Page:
The manuscript COD. 2262 of the National Library of Portugal (BNP) is one of the most valuable items of Portuguese heritage. Written in Latin, it contains a small treatise about the structure of the eye and the principles of vision,
followed by commentaries on Euclids Optics and Catoptrics,
a small study of statics formerly attributed to Archimedes (De
ponderibus siue de incidentibus in humidis) and finally, an
unfinished commentary on a text of the Arab astronomer known by
the Latin name of Gebre.Its author was Francisco de Melo (c. 1490-1536),
a Portuguese humanist to whom King Manuel I granted a scholarship
to study Arts, Mathematics and Theology in the University of Paris,
where he also taught, and eventually became the Director of the
University of Lisbon (1529-1533). He was the most important Portuguese
mathematician of his time, revered inside and outside Portugal,
both by his peers and by common people. This is confirmed by many
sources, such as; among others, Gaspar Lax, in the preface to his
own Arithmetica Speculativa duodecim libros demonstrata
(1515); Gil Vicente, in the prologue to the Trovas de Filipe
GuilhÃ©m and to the Auto da Feira; AndrÃ© de Resende, in
his Oratio pro rostris (1534).
The need to study this manuscript according to a Portuguese and
European perspective has been emphasized by many national and international
scholars, such as LuÃs de Albuquerque or Marshall Clagett; the
latter even edited the part of the manuscript related to Pseudo-Archimedes,
in a work internationally recognized as among the best in its field
of scholarship [note:
Archimedes in the Middle Ages: The Fate of the Medieval Archimedes,
Philadelphia, American Philosophical Society, 1978, vol. 3, pp.
146 ss.]. The alleged reasons are very strong indeed:
it is the only known mathematical work of Francisco de Melo, it
is the only of its kind written by a Portuguese scholar with worldwide
reputation and it constitutes one of the oldest surviving testimony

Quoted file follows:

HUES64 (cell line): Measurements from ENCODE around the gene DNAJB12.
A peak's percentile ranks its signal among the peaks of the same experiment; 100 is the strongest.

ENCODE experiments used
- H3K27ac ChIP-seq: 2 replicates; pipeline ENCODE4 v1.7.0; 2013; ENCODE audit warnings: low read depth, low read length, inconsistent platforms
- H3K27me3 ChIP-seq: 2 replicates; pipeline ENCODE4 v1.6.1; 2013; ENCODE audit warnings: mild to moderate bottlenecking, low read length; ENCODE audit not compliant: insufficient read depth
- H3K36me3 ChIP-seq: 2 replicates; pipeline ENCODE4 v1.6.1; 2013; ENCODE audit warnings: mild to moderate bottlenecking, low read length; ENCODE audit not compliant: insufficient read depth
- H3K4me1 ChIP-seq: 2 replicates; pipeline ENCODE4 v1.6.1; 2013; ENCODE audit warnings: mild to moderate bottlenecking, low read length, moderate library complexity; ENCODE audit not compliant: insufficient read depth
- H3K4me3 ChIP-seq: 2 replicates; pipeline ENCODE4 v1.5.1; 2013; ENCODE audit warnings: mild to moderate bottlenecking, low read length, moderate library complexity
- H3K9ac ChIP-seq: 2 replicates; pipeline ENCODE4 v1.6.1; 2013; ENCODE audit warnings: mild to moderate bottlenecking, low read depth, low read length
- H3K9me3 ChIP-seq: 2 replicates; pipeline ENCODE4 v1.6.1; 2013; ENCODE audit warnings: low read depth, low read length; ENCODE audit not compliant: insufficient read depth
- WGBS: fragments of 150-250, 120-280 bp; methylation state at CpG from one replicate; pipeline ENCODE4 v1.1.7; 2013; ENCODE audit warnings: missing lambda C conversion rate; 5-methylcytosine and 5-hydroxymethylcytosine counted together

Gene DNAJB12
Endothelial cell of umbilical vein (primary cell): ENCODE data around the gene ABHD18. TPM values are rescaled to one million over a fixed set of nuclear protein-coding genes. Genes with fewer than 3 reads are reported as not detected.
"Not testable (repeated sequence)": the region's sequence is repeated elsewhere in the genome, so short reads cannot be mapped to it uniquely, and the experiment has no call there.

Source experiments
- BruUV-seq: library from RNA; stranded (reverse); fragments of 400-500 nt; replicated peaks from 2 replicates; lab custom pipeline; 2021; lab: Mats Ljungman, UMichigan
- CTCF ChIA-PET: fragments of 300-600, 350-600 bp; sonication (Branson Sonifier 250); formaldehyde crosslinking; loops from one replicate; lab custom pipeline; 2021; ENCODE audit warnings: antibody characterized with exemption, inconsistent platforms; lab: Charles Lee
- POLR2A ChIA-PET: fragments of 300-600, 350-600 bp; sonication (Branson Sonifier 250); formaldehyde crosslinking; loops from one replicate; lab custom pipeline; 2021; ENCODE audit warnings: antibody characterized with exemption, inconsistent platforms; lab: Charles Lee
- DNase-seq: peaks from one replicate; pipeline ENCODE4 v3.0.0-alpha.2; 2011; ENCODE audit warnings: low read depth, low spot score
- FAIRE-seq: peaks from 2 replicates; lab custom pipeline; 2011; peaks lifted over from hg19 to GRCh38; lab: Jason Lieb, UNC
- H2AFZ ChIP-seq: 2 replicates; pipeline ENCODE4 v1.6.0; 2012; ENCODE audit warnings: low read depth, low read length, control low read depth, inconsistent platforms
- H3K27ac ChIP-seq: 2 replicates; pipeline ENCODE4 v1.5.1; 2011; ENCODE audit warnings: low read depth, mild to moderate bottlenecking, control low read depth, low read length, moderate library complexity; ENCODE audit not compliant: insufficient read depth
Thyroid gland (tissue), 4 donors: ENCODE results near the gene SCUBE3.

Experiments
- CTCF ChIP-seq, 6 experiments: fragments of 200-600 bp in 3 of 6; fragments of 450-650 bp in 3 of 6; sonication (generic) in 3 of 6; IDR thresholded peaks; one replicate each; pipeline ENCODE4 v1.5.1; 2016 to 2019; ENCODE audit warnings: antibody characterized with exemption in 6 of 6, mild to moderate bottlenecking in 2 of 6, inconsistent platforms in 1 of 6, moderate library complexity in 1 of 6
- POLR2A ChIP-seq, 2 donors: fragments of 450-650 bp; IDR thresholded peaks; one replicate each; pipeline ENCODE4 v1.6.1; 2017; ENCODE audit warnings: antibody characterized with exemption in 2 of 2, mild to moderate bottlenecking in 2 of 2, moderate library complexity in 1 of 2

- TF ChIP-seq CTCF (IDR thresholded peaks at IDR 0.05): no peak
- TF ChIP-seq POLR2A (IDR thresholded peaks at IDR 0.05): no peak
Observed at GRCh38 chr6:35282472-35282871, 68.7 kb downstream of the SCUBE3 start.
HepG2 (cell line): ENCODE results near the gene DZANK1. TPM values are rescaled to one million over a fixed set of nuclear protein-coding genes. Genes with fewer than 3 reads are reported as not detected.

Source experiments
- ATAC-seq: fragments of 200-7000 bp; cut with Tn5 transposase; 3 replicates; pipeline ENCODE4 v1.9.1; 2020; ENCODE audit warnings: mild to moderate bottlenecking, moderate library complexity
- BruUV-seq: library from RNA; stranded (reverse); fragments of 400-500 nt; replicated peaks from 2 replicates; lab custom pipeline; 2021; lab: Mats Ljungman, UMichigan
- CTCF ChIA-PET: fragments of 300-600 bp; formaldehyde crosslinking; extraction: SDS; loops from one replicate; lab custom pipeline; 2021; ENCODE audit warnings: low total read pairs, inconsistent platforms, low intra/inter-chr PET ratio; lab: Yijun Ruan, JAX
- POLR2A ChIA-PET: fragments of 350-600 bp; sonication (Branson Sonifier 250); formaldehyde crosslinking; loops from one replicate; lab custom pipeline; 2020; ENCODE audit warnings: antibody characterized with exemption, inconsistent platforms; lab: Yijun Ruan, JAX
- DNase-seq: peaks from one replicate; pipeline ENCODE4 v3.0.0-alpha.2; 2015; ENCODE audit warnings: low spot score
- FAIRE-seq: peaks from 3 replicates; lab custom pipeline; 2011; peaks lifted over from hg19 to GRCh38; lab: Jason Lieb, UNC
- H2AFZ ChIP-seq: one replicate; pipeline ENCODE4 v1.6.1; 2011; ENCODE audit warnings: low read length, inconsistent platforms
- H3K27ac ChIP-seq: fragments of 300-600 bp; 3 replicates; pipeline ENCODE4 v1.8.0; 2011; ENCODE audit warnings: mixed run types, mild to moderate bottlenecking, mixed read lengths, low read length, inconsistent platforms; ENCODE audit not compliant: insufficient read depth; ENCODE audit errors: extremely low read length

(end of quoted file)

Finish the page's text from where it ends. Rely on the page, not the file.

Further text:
of the attempts to interpret texts related to Euclid and Archimedes
during the Renaissance.
Despite these facts, the contents of the manuscript remain unpublished.
Two reasons justify this state of affairs. The transcription of
the text is especially difficult to carry out because of the handwriting
and the bad conditions of the codex itself; the translation and
study are complex tasks because the text is written in a very technical
Latin, and the interpretation of its contents requires specific
skills in the domain of mathematics, classical studies and history
of sciences. The state-of-the-art and the to-do-list related to
this manuscript remains the same since TeÃ³filo Braga wrote, some
120 years ago: âit is a shame that these commentaries remain unpublished;
edited with a critical-historical study, they would relate Portugal
to the intellectual movement of the Renaissance in a dignifying
da Universidade de Coimbra nas suas relaÃ§Ãµes com a InstruÃ§Ã£o
PÃºblica Portuguesa, Lisboa, Tipografia da Academia Real das
CiÃªncias, 1892-1902, 4 vols., vol. I (1289 a 1555), p. 324].
An unexpected discovery made this task pressing and unavoidable.
The BNP was informed, in the end of 2011, that the manuscript originally
offered by Francisco de Melo to King Manuel I as a gift in return
for the scholarship granted to him, and whose relation to the copy
located in the BNP remains obscure, had been found in the small
City Archive of Stralsund (Germany), after being lost for almost
This project proposes to edit, translate and study the commentaries
of Francisco de Melo to Euclid and Pseudo-Archimedes, based on the
two copies known at the moment, now that the existing circumstances
are so much favourable to interpret such fundamental source of Portuguese
culture with so high an international significance.
This being an exploratory project, the team members wish to follow
a second line of investigation, which will complement the main research.
Given the fact that Francisco de Melo states that he had taught
some lessons on Euclidâs Elements, it will be determined whether
there is a specific Portuguese tradition related to the interpretation
of Euclidean treatises on optics and geometry. To achieve this task,
a list of Euclid-related manuscripts and printed sources available
in libraries and archives of Lisbon will be made, without any chronological
boundaries. An anthology, with an introductory study, will be prepared,
in order to produce new perspectives for future projects of investigation.
The study of a particular mathematical tradition with roots in Antiquity
as a part of Portuguese culture is a novelty in our country. The
work of Francisco de Melo alone justifies such an endeavour.